DeKALB – Northern Illinois offensive coordinator Matt Limegrover won't count out Huskies' coach Jerry Kill for Saturday's game at Illinois.
When the pair was at Southern Illinois, Limegrover thought his coach might miss an Oct. 28, 2006, game at Missouri State. But by kickoff, Kill – who had suffered a seizure two weeks earlier – sat next to Limegrover in the press box and "pointed at things" as the Salukis played and defeated the Bears, 27-17.
"He wanted to be there then, and I know he's going to want to be there now," Limegrover said. "It's therapy for him to at least be there and be a part of it. We've always worked well in that situation, and I anticipate if he is in the box, he'll be sitting right next to me and he'll be pointing at stuff again."
Kill, 49, was admitted to Kishwaukee Community Hospital in DeKalb on Sunday morning after suffering from dehydration before electing to transfer to Northwestern Memorial on Monday to confer with his personal physician and undergo further evaluation.
Kill has been upgraded to good condition, a Northwest Memorial spokesperson said Wednesday morning. The American Hospital Association defines good condition as "Vital signs are stable and within normal limits. Patient is conscious and comfortable. Indicators are excellent." Kill had been listed as being in fair condition since he was admitted to Northwestern Memorial on Monday morning.
NIU defensive coordinator Tracy Claeys will assume the head coaching position if Kill is unable to coach Saturday's game in Champaign. Though Claeys said Tuesday that he "would be shocked" if Kill didn't make the trip "based on what we know now."
"I can't speculate if he'll be with us on Saturday, but if anybody knows coach Kill, trying to keep him off the sidelines on Saturday is going to be a tough job," NIU athletic director Jeff Compher said Tuesday at a news conference.
But Compher, who declined an interview request after meeting will Kill on Tuesday, made clear that Kill's No. 1 priority should be recovery.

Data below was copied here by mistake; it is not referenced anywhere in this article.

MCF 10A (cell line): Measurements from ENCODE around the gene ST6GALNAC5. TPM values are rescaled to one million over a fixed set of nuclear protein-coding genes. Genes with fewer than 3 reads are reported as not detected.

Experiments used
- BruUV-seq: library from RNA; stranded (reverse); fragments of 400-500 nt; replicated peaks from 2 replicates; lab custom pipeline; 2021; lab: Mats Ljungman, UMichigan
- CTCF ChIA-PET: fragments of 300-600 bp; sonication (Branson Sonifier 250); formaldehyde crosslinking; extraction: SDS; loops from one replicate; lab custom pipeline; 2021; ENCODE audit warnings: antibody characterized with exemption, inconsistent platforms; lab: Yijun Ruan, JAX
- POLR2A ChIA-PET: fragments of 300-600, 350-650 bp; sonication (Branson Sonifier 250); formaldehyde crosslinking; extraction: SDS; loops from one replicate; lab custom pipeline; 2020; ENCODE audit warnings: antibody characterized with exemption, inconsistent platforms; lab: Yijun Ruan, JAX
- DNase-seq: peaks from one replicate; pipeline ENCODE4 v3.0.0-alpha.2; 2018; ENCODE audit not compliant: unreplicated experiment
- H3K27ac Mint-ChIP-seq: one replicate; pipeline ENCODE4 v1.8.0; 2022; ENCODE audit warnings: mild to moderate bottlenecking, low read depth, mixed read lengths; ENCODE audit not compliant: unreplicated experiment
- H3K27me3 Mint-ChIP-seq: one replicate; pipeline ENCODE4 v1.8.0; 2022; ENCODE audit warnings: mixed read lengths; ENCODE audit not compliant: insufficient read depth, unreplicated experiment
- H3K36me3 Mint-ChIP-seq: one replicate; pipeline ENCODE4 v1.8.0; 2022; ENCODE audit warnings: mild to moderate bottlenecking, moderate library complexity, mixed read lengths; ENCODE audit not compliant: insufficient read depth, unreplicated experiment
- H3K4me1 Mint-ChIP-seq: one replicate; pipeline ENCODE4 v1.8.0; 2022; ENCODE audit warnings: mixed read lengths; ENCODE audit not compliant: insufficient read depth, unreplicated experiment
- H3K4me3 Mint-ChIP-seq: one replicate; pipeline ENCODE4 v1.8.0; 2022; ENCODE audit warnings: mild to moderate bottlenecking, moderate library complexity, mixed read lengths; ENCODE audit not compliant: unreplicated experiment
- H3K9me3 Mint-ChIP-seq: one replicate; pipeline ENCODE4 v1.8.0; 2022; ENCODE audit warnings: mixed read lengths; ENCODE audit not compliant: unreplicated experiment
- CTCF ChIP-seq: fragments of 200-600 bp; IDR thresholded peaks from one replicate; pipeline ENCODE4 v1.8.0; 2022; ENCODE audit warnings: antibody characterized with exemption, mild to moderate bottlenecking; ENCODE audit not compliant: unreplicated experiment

"I want him to do what his doctors advise him to do," Compher said. "I want to support him and his family with that and let him know that one game doesn't make a season whether he's with us or not. But we need to get him well and be back and have him feeling better."
Kill had surgery on Sept. 3 for unspecified reasons. Compher said Kill's family wished to keep his medical condition private but reiterated that it is not related to Kill's 2005 battle with kidney cancer.
The NIU players learned of Kill's hospitalization Sunday afternoon during a regularly scheduled team meeting before a one-hour practice. The team practiced without Kill on Tuesday afternoon.
"Coach Kill, he's always a guy that makes himself known, so you know when he's not around," NIU safety Tracy Wilson said. "It was a little different, but we know we got to get mentally prepared for U of I this week.
"We just really wish him the best, wish Mrs. Kill the best, their family the best."
If Kill travels to Champaign, it's unclear whether he will have an active coaching role. But Limegrover said he's not prepared to ignore any advice the head coach offers.
"I think you'd call them helpful hints," Limegrover said, "but when you get helpful hints from your boss, you pretty much go, 'That's pretty helpful, and that's a hint. I think I'll go with it.'
"Even if he just comes down, drives down the day of the game and if he just is in the press box, that'll be so much more for him than sitting at home or lying in a hospital bed. ... Being around that is probably as good of medicine as he can have to get him back on track."